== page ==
Living in Boxes (Rosh HaShanah Morning 5781, Rabbi David S. Widzer; 9/19/2020)

I have spent the past year of my life living in boxes.  A year ago in August, my former congregation in New Jersey merged with another temple, so we moved out of our building.  Most of my papers and books and belongings were packed up and stored, so I lived for a rabbinic year out of the few boxes I brought with me.  In January, once I was blessed with the opportunity to move to Virginia to be the next rabbi of Temple B’nai Shalom, my family started collecting boxes in our garage to begin packing up our home.   In May and June, boxes helped conceal clutter as we put our house on the market.  In July, we began packing in earnest and, in August, the movers came and put the rest of our lives into boxes marked “Kitchen” or “Living Room” or “Miscellaneous.”  Once the boxes all arrived in Virginia, we began unpacking.  Thanks to the heroic effort of my wife, we are about two-thirds unpacked, with many now-empty boxes living once again in our garage.  (If you would like any, please let me know!)

Those aren’t the only boxes I’ve been living in, of course.  When the pandemic shut down normal routines, much of my life shifted to little boxes on the computer screen.  I had used Zoom before March, but never as much as I have since then.  For meetings, classes, conferences, seminars, interviews, and, yes, worship, like so many of us, I have been in my box in the digital realm.  And in the real world, like so many of us, I’ve been confined for long periods at a time to the box that is my house.

But my favorite boxes of the past year are those that arrive, seemingly on a daily basis, on my front steps.  Maybe you’ve gotten them, too.  They say on them, “Amazon,” or “Zappos” or “Nordstrom” or “Chewy.”   The variety is endless.  These boxes come in every conceivable shape and size.  I’m not the primary shopper in my house, so I never quite know what is in them before they are opened.  I’ve learned not to have too many expectations, but rather to be pleasantly surprised with the shoes, dresses, cat food, blue light glasses, or hooks for hanging picture frames that come out of them.  Truly, the possibilities are endless.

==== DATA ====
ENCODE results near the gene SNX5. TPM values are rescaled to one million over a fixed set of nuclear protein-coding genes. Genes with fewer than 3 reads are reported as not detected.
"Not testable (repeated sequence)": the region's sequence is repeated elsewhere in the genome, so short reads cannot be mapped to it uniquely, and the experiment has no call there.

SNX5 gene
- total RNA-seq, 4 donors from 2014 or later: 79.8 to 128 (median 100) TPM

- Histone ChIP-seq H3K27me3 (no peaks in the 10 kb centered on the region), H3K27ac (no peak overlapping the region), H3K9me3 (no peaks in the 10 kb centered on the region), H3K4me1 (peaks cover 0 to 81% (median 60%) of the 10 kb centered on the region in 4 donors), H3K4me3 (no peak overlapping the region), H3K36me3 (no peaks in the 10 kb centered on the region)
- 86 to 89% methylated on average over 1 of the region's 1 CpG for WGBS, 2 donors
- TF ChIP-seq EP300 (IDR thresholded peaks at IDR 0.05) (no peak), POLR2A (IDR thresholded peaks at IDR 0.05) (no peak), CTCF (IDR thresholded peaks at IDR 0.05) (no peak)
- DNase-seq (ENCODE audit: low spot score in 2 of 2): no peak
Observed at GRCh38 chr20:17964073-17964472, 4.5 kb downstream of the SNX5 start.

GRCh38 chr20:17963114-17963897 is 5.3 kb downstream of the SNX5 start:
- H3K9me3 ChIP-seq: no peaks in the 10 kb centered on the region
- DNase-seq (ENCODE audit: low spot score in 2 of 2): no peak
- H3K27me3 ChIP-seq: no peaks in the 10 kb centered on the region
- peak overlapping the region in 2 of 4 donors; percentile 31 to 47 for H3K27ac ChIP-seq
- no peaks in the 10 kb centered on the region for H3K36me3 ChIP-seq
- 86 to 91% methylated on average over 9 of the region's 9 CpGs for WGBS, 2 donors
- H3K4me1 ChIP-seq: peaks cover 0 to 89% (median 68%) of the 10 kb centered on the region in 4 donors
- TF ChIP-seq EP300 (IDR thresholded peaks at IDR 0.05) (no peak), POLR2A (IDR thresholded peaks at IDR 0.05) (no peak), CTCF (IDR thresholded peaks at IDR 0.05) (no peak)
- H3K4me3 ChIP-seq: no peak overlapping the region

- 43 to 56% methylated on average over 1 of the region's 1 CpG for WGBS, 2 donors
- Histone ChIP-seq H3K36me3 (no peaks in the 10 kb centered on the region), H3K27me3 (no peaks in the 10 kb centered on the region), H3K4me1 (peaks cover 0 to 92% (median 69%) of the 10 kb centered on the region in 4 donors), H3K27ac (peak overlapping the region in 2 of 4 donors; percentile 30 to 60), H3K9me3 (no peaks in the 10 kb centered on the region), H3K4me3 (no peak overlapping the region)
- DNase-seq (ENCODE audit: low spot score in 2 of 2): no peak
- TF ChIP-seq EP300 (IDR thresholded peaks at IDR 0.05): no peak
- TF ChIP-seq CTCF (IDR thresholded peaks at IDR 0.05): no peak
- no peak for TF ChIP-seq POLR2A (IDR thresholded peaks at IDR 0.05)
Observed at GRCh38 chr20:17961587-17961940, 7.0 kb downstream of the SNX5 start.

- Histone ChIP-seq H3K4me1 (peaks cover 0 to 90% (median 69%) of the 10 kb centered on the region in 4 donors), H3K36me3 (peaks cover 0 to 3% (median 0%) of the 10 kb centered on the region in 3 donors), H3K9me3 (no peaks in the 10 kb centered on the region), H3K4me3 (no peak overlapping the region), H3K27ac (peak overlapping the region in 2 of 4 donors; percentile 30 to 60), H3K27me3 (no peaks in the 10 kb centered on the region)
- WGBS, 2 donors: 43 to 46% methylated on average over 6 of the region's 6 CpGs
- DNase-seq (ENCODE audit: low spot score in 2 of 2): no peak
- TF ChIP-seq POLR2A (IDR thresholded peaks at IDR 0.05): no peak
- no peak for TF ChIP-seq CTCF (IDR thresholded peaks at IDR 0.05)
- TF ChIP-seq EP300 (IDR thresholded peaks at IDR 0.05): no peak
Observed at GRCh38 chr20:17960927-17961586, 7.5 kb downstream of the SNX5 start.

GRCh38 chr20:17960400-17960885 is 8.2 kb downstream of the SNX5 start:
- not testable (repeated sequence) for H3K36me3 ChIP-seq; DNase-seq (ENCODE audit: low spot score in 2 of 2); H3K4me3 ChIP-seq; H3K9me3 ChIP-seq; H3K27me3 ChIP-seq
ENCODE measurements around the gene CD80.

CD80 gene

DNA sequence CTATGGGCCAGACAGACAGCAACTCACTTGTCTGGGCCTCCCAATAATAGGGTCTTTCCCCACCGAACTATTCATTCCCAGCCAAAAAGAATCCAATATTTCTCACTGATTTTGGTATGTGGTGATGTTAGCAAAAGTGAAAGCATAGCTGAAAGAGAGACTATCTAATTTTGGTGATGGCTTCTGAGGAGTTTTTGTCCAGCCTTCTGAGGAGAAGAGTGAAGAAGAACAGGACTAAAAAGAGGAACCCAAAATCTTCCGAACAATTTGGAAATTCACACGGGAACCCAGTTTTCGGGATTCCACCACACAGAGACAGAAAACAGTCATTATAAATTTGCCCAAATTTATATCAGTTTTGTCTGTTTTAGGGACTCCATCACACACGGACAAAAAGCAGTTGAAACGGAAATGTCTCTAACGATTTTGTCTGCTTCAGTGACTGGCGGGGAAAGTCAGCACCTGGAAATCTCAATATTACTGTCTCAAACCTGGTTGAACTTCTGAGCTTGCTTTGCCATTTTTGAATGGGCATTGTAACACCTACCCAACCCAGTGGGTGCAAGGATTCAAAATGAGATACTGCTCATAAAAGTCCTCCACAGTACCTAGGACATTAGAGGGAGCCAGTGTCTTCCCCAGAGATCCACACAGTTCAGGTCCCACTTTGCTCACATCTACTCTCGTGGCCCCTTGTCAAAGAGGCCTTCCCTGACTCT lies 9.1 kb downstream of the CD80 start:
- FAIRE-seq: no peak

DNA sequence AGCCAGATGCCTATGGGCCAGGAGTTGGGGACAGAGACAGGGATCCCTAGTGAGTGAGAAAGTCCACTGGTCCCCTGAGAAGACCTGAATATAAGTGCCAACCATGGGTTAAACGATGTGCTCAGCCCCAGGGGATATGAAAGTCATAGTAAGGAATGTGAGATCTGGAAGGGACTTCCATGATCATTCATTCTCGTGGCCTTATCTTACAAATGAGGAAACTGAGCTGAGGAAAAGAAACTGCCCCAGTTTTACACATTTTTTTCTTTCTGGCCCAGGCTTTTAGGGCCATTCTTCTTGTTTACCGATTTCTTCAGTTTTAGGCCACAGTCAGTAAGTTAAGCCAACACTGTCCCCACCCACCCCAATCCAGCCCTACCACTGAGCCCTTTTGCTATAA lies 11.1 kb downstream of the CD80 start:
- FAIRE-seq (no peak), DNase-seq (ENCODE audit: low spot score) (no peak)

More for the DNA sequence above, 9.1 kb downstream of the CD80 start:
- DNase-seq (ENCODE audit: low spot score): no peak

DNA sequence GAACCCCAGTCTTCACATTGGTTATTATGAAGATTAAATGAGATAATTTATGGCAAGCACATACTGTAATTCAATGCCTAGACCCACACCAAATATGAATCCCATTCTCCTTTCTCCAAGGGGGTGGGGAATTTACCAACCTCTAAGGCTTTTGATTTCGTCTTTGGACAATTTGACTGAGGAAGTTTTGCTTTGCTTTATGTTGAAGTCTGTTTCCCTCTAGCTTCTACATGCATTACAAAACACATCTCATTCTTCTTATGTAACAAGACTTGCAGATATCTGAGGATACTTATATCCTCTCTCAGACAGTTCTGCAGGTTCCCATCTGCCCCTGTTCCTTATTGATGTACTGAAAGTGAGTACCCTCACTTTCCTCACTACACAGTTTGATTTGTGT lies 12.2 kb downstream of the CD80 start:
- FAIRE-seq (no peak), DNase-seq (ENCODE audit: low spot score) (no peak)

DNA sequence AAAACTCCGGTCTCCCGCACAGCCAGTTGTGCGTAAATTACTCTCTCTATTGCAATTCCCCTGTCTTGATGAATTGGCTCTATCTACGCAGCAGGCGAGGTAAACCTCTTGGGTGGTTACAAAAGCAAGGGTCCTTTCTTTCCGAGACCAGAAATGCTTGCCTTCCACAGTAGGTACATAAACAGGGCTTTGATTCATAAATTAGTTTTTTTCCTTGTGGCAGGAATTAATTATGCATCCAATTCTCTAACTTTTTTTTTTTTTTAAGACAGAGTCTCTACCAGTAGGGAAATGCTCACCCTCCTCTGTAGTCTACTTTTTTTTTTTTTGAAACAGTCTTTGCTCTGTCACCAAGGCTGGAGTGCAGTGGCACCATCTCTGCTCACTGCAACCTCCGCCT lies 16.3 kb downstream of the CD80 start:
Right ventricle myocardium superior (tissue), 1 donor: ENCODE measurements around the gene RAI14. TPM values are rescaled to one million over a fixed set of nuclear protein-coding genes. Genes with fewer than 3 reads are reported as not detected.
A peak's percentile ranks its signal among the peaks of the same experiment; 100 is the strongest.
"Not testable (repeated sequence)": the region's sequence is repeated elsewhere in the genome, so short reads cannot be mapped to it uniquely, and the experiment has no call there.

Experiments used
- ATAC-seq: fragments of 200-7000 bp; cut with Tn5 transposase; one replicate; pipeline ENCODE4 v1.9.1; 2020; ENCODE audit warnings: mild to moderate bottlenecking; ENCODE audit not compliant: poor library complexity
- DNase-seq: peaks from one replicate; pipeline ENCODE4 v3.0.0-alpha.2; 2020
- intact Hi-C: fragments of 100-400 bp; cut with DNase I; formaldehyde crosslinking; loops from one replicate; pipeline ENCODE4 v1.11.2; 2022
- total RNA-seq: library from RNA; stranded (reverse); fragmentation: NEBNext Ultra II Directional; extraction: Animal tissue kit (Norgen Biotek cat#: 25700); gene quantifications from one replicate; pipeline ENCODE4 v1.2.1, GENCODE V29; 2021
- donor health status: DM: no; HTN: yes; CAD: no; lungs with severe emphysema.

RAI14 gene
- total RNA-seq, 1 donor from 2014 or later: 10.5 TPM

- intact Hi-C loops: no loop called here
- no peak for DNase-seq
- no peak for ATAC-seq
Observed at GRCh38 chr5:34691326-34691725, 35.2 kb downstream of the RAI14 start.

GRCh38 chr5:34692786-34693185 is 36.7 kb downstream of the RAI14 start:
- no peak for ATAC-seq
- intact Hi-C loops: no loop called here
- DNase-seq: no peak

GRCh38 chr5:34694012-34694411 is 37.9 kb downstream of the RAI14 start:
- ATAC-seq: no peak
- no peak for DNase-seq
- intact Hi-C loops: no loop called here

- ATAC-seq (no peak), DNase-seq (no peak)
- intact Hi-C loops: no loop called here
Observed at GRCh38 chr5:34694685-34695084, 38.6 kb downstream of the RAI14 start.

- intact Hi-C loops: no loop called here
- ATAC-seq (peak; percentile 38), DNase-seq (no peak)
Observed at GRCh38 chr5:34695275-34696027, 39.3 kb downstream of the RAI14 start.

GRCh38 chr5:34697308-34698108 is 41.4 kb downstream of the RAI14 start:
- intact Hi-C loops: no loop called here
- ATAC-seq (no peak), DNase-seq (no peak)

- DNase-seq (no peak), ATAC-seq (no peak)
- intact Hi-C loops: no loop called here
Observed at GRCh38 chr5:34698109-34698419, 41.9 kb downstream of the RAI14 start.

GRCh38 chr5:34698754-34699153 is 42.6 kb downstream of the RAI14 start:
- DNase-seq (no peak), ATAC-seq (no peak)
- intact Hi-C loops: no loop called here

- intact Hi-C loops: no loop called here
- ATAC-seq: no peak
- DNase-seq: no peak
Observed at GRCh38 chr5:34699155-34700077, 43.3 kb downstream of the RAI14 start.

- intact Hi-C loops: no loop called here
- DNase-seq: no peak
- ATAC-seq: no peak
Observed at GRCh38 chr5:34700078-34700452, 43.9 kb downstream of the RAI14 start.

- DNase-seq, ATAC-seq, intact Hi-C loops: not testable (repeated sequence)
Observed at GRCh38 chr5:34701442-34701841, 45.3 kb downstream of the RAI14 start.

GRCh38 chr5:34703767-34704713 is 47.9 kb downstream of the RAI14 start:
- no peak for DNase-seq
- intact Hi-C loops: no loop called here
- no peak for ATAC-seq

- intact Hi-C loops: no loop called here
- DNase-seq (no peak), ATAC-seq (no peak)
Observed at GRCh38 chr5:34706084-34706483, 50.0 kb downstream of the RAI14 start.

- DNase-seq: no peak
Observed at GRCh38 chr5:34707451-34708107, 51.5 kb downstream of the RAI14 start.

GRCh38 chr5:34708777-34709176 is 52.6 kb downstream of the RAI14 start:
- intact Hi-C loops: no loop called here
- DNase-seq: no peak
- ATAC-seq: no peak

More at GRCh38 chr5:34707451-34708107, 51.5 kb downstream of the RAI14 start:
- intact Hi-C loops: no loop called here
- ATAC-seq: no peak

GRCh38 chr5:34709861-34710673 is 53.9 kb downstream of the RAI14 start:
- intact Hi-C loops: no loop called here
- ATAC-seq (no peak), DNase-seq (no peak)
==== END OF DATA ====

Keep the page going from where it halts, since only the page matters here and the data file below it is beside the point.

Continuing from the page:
I’m not sure who exactly did the ordering, but I can’t imagine that when we opened up the box of the year 5780 twelve months ago that we ever expected what we would find.  Or, in secular terms, ever since we opened up the box of 2020, we have been confronted by one unexpected thing after another.  An insatiable, seemingly unstoppable virus.  Economic distress.  Racial injustice.  Natural disasters.  Health care crises.  Educational challenges.  This certainly seems like a box we would quickly ship back, marked “Return to Sender,” if such a thing were possible.

Despite the calamities of this year, I still believe in the inherent possibilities of boxes.  As we open up this new Jewish year of 5781, what will we find?   Allow me to draw upon my extensive experience with boxes this year to suggest a few possibilities.